In the end, both immobilization and surgery are often successful in healing a ruptured tendon. To make the appropriate choice, work with your orthopedic surgeon to weigh the benefits and risks of surgery base on your individual needs and goals.

Adjuvant Therapies

Some physical therapists use physical modalities to augment a rehab program for Achilles tendon tears. These modalities may include:

  • Ultrasound: Ultrasound is a deep heating treatment that helps to improve circulation. Some PTs feel this can help improve tissue extensibility and healing.
  • Electrical stimulation: E-stim may be used to help control pain and improve muscular function.
  • Heat: Superficial heat may be applied to your Achilles tendon or calf to ease pain and spasm or to improve tissue extensibility prior to stretching.
  • Ice: Cold packs and ice are used to control inflammation and decrease pain.
  • Low-level laser: Laser therapy has been purported to speed the inflammatory process and improve healing time.
  • Assisted massage: Massage is used to improve tissue mobility and extensibility prior to stretching.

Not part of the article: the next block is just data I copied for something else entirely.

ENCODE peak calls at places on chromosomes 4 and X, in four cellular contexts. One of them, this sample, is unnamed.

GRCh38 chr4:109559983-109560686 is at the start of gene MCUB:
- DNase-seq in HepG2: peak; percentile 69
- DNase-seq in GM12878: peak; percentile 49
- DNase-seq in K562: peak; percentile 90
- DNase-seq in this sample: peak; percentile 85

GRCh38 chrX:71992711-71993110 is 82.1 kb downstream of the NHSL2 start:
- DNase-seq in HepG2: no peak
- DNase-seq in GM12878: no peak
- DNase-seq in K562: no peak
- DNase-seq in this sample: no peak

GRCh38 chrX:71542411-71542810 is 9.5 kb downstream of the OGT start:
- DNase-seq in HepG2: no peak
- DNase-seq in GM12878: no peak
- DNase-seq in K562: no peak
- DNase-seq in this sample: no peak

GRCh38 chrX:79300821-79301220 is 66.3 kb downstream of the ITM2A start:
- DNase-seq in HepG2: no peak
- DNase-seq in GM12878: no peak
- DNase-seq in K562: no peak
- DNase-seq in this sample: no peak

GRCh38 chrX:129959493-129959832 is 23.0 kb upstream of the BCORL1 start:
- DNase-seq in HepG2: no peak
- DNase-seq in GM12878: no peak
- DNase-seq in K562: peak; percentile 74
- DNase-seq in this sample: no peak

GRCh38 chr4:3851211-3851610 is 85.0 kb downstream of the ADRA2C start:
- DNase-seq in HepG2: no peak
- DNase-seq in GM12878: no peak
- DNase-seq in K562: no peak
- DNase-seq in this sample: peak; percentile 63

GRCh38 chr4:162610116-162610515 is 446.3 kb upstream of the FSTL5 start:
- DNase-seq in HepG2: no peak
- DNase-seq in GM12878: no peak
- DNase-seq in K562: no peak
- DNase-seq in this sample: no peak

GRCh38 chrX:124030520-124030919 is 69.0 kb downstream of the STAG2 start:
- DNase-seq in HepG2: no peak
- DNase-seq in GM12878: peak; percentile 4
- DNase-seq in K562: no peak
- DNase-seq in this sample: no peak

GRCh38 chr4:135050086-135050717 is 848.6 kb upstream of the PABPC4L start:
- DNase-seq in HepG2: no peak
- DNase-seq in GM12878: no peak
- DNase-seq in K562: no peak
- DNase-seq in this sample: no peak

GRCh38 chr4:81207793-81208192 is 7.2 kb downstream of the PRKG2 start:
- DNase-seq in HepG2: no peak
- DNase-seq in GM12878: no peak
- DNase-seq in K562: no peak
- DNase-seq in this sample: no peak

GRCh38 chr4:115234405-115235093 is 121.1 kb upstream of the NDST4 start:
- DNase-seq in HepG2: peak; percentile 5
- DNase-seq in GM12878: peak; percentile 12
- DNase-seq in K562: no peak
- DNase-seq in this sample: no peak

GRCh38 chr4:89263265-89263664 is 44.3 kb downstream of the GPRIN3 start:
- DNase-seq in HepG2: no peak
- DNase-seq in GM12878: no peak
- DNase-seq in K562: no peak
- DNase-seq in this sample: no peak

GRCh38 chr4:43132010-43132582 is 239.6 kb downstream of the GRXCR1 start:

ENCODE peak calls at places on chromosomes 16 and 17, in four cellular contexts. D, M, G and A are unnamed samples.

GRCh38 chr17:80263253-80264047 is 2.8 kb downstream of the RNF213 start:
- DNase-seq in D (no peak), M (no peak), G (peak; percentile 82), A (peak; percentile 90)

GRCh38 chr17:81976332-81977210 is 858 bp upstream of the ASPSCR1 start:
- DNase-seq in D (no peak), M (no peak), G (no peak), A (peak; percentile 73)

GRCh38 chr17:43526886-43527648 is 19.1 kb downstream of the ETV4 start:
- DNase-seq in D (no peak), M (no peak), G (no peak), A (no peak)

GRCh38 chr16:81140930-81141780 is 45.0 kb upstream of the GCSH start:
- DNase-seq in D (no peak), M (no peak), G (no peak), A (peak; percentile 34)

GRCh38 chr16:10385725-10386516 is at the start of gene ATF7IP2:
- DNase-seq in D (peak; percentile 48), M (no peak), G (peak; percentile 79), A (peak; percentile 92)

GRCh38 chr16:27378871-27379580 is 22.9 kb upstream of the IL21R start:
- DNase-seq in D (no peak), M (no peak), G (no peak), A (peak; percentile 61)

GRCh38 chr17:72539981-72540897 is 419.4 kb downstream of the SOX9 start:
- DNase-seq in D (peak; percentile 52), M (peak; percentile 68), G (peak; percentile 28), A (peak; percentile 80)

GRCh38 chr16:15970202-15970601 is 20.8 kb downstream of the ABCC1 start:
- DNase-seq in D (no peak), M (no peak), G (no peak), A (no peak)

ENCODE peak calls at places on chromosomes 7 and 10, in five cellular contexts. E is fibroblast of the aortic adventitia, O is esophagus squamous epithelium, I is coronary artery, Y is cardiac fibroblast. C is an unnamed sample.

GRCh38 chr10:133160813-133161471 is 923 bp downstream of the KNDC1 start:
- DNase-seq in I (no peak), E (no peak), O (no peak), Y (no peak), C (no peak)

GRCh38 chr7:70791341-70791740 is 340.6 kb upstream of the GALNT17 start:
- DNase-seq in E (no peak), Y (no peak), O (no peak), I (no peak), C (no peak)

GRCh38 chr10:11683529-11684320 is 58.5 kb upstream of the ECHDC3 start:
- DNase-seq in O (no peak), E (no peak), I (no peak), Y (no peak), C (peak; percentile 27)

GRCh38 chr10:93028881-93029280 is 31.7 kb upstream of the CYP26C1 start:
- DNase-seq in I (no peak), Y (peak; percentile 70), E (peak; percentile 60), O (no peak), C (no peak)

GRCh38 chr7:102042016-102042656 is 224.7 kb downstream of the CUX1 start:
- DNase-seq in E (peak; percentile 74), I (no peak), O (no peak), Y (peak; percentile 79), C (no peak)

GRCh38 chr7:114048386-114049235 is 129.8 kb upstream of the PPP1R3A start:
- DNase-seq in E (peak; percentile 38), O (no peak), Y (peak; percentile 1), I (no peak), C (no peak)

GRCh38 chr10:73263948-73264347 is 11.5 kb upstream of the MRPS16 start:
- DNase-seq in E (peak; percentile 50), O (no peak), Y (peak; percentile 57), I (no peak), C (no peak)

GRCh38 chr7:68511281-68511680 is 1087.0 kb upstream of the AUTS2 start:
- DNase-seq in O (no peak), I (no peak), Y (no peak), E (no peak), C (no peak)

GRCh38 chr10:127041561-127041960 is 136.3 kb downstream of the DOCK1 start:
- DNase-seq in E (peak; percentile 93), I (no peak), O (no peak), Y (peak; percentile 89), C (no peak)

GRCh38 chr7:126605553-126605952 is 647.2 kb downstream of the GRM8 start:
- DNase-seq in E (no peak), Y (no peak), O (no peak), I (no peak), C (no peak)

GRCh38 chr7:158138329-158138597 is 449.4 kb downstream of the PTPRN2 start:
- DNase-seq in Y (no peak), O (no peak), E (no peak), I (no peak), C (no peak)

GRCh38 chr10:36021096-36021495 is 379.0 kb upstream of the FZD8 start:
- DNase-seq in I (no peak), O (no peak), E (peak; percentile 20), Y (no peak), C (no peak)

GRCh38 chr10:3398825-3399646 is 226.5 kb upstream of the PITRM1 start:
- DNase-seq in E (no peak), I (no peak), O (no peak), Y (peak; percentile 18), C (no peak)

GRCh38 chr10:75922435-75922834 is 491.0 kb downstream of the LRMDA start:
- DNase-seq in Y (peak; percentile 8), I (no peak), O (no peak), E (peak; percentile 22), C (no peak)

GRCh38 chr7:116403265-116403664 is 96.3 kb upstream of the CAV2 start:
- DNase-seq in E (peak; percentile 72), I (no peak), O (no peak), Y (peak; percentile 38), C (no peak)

• Kinesiology taping: Kinesiology tape is sometimes applied to your calf or Achilles to improve muscle function or decrease pain and spasm.

Keep in mind that the application of modalities is passive; you do nothing while your PT applies the treatment. Also, there is a significant body of research that indicates that some physical modalities—like electrical stimulation and ultrasound—add very little to your Achilles rehab.

So, it is important to understand the treatment recommendations and to ask if they if (and why) they are absolutely necessary.

Was this page helpful?

Article Sources

Verywell Health uses only high-quality sources, including peer-reviewed studies, to support the facts within our articles. Read our editorial policy to learn more about how we fact-check and keep our content accurate, reliable, and trustworthy.
  1. Egger AC, Berkowitz MJ. Achilles tendon injuries. Curr Rev Musculoskelet Med. 2017 Mar; 10(1)72-80. doi:10.1007/s12178-017-9386-7


Additional Reading